Monday, March 20, 2017


Redundancy is a time honored USG tradition. Why buy one when you can get two for twice the price? It is not simply overpaying or padding contracts. Look at how our military has some oddities. As one long time vet explained to me, our Marines have an air force, but our Marines are the Army for our Navy. Don't forget that the Navy has an air force. The intelligence agencies are playing this game, too.

In the initial Wikileaks Vault 7 release, America really received a confirmation of its suspicions about CIA's capabilities. If you were cynical, it confirmed things whereas average Americans might have expressed shock or outrage. They probably did not as March Madness and The Bachelor are happening right now, and they live shamelessly. A few may have turned, and digging into the details is a help.

A very important reveal is that CIA built its own NSA. CIA used its black box budget, and ample increases during the Obama admin to form this NSA tech fortress. In Wikileaks release,
Since 2001 the CIA has gained political and budgetary preeminence over the U.S. National Security Agency (NSA). The CIA found itself building not just its now infamous drone fleet, but a very different type of covert, globe-spanning force — its own substantial fleet of hackers. The agency's hacking division freed it from having to disclose its often controversial operations to the NSA (its primary bureaucratic rival) in order to draw on the NSA's hacking capacities. 
By the end of 2016, the CIA's hacking division, which formally falls under the agency's Center for Cyber Intelligence (CCI), had over 5000 registered users and had produced more than a thousand hacking systems, trojans, viruses, and other "weaponized" malware. Such is the scale of the CIA's undertaking that by 2016, its hackers had utilized more code than that used to run Facebook. The CIA had created, in effect, its "own NSA" with even less accountability and without publicly answering the question as to whether such a massive budgetary spend on duplicating the capacities of a rival agency could be justified.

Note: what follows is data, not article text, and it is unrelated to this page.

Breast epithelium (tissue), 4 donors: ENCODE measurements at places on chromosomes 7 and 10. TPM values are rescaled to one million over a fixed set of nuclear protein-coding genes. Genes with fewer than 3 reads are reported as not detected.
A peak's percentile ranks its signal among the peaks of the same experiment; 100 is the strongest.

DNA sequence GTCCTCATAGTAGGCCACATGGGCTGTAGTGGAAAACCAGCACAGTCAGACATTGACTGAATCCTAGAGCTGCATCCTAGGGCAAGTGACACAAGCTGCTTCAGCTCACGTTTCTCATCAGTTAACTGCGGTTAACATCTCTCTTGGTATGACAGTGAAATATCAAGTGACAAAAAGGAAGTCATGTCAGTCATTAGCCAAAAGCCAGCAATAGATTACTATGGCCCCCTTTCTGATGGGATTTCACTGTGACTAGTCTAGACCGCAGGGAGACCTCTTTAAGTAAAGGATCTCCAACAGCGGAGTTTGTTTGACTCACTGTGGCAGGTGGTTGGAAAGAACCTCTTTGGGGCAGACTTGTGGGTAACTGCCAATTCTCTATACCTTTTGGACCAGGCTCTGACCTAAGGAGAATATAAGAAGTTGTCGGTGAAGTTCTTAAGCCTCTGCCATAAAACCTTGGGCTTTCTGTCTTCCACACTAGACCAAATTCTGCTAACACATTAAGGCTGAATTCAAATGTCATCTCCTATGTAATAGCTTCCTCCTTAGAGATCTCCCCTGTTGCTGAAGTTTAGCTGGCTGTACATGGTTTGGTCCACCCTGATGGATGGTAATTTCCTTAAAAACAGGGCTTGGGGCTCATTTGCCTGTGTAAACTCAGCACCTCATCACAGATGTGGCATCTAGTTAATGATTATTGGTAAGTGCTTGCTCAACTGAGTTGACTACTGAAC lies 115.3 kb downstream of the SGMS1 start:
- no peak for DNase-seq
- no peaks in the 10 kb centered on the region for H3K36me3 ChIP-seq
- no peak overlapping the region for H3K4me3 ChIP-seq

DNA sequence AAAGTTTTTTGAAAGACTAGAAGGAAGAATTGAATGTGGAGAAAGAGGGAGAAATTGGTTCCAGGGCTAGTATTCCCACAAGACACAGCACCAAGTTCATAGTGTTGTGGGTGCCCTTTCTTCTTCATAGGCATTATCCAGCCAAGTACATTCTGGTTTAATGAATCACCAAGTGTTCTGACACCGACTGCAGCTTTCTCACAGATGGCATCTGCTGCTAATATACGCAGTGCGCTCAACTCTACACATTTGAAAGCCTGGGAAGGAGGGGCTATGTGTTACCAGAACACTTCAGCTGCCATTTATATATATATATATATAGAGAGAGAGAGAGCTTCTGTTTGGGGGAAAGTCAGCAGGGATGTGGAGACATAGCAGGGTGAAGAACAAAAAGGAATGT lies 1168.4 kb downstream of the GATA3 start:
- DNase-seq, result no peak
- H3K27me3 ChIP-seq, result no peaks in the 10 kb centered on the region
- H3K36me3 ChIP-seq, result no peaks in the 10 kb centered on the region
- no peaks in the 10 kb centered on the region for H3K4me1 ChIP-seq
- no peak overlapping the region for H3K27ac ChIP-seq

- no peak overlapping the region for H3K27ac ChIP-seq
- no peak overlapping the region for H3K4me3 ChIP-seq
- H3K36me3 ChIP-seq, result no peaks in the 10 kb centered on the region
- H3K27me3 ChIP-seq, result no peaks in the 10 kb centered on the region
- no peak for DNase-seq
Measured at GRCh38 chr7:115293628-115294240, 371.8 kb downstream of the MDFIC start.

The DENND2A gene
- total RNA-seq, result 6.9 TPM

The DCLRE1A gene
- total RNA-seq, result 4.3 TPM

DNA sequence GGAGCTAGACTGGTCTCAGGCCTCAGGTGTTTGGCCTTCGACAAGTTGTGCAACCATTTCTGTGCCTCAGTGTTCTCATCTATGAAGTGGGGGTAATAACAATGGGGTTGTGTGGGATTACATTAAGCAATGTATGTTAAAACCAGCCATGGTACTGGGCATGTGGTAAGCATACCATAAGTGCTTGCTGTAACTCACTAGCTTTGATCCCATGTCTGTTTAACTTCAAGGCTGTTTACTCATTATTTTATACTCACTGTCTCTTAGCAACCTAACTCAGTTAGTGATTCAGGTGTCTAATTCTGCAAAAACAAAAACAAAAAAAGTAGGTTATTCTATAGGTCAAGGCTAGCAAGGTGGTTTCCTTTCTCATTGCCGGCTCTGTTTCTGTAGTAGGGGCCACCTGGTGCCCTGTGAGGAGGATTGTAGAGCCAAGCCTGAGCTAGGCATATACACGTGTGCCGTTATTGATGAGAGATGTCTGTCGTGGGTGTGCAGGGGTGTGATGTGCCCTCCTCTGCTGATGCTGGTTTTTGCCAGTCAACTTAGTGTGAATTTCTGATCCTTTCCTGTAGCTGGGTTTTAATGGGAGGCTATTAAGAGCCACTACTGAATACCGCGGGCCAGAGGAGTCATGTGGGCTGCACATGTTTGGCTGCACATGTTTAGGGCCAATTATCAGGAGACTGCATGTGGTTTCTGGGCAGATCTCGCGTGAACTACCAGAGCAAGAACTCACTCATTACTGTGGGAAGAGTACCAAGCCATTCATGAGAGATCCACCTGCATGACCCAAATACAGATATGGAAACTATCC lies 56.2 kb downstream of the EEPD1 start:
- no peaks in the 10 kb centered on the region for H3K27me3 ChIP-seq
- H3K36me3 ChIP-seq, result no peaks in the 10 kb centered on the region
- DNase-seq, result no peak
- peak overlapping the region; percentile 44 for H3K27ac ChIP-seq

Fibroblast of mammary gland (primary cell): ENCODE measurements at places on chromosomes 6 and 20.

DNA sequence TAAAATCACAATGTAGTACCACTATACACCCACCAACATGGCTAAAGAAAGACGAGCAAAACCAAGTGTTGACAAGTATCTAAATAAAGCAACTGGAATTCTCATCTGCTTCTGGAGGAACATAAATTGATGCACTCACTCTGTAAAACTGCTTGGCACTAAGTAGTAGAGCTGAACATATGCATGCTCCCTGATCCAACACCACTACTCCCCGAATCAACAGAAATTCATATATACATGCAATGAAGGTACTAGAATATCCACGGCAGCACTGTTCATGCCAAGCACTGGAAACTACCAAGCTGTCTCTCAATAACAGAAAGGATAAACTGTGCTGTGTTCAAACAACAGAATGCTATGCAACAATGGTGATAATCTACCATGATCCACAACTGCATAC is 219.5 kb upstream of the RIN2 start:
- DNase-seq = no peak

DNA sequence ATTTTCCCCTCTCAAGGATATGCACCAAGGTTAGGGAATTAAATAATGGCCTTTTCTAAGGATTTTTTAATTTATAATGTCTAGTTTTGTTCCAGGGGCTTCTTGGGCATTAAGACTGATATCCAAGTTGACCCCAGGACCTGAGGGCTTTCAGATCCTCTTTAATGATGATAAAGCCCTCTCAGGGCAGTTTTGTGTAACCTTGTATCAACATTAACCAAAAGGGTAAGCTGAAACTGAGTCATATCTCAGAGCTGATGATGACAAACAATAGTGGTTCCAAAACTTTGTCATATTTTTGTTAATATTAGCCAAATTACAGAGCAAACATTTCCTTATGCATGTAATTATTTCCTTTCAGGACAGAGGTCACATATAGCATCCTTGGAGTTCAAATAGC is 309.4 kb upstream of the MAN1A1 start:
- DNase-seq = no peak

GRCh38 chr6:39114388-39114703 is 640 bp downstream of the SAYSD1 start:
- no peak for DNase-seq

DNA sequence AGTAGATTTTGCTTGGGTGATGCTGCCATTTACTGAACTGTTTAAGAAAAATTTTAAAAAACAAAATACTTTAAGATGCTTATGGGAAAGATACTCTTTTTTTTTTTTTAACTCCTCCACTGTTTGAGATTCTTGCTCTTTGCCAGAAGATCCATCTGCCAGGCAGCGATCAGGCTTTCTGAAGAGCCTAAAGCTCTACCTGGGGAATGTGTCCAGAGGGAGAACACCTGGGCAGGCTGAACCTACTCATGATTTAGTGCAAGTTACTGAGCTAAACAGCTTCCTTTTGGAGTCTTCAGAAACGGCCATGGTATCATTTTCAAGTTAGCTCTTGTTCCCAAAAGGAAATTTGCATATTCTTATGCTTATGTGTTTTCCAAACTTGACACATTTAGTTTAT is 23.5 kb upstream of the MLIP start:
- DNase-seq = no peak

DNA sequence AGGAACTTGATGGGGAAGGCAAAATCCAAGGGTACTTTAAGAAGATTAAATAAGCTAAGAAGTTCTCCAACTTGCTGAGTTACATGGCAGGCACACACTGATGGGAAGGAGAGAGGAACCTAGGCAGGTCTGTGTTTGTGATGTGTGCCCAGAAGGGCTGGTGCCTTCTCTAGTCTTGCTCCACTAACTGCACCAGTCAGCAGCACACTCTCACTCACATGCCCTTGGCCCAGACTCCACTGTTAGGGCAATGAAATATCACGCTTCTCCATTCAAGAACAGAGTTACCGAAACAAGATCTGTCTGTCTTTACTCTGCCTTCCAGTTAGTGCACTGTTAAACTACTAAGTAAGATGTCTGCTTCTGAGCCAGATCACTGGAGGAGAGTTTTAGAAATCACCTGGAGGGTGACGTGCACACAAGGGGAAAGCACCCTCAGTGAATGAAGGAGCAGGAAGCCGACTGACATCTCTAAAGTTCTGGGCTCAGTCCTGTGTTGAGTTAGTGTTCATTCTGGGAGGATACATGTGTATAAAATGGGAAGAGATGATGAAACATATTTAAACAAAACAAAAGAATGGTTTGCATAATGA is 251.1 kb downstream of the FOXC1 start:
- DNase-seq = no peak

Similar to the Navy having its own Army, this is the CIA having its own NSA, but with a far weaker rationale than the Marines existing as a separate entity. CIA is an empire itself that operates for the nudging and control of our foreign empire, so using its unaccountable budget and power to create an NSA it can fully control makes sense. CIA has no concern for anything but its survival. Enlarging its empire to include an NSA would only harden it and make it more antifragile.

As Wikileaks notes with the drone citation, CIA has been playing turf wars with NSA and DoD. As President Obama left office, he transferred control of the drone fleet to the Pentagon. This big, beautiful fleet they had directed and controlled suddenly went over to the JSOC. As unmanned aerial vehicles and robotic fighting grows, this is a loss for CIA not just for control but for development and institutional knowledge. Defense suddenly can fill the pipeline and accrue the expertise. This does make sense for aligning units. When a target is spotted, someone has to set up the UAV for takeoff, it has to be based somewhere, a pilot flies it, targets get verified as killed. JSOC should control this weapon. Trump has allowed CIA to resume opetating some drone strikes. It is unclear how much and what are the parameters.

One can see CIA's motivations now. One can also start to see another motivation behind CIA building its own secret NSA in this 2013-2016 timeframe. What else happened in 2013 that caused a national conversation that surprisingly got little traction? Snowden. Snowden released the details about how NSA and the tech giants were snooping on you. Mr. Greenwald still has not released the entire Snowden treasure trove, but there was enough to get the talk going about NSA and if this should continue.

One possibility, and this fits the institutional fight model, is that CIA built their own NSA anticipating a massive reduction in what the NSA could do and its capabilities. CIA wanted to have an NSA to become a resource in the intelligence turf battle. If DoD gets the drones, and yes, even the CFR was calling for this in 2013, and the DIA with Michael Flynn was building up a rival intel source that was integrated with military combat units, what would CIA have? Sigint was their major investment in the '70s and '80s as they scaled back their human intel network and had to deal with Church Committee fallout.

CIA did not expect a nation to just roll over on the Snowden revelations. CIA is actually is a worse spot right now. NSA still exists in size and scope as in 2013. Why does CIA have its own NSA? Destroying this is a far easier sell to the American public, especially with a President that is supposedly a war with CIA. At a minimum, CIA looks poor arming jihadis for the last five years in Syria and picking a fight with the elected president. Even worse, their incompetence is an advertisement against them. As I joked on twitter, if CIA knows all of this information, data and can hack anything, why are they still screwing up?

CIA delenda est.

1 comment:

Denton said...

Read the comments

The majority is against you